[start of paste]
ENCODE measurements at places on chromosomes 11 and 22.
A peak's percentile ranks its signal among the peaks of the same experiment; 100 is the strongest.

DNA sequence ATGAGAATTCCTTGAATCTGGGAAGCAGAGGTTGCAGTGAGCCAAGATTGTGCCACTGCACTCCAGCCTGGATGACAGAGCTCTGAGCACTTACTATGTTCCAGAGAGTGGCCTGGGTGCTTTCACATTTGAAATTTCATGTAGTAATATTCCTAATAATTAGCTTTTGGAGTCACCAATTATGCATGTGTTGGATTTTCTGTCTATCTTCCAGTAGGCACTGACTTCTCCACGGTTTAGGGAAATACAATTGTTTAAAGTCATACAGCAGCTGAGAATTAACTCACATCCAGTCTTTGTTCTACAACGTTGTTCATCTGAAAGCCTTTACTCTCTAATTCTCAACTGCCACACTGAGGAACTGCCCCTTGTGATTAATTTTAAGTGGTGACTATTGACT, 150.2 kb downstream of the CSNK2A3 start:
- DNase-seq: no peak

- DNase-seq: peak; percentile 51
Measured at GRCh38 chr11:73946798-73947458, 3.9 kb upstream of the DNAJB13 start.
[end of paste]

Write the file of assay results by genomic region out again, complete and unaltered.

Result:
ENCODE measurements at places on chromosomes 11 and 22.
A peak's percentile ranks its signal among the peaks of the same experiment; 100 is the strongest.

DNA sequence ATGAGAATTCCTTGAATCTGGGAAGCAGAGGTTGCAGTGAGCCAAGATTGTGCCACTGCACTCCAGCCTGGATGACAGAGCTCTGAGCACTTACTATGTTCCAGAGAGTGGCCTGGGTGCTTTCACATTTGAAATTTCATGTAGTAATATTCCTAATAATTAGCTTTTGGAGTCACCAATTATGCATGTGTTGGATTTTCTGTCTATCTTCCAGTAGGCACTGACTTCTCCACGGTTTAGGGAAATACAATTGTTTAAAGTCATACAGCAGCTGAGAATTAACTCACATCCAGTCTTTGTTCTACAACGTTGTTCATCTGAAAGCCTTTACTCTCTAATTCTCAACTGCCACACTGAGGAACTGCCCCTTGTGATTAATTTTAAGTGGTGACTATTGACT, 150.2 kb downstream of the CSNK2A3 start:
- DNase-seq: no peak

- DNase-seq: peak; percentile 51
Measured at GRCh38 chr11:73946798-73947458, 3.9 kb upstream of the DNAJB13 start.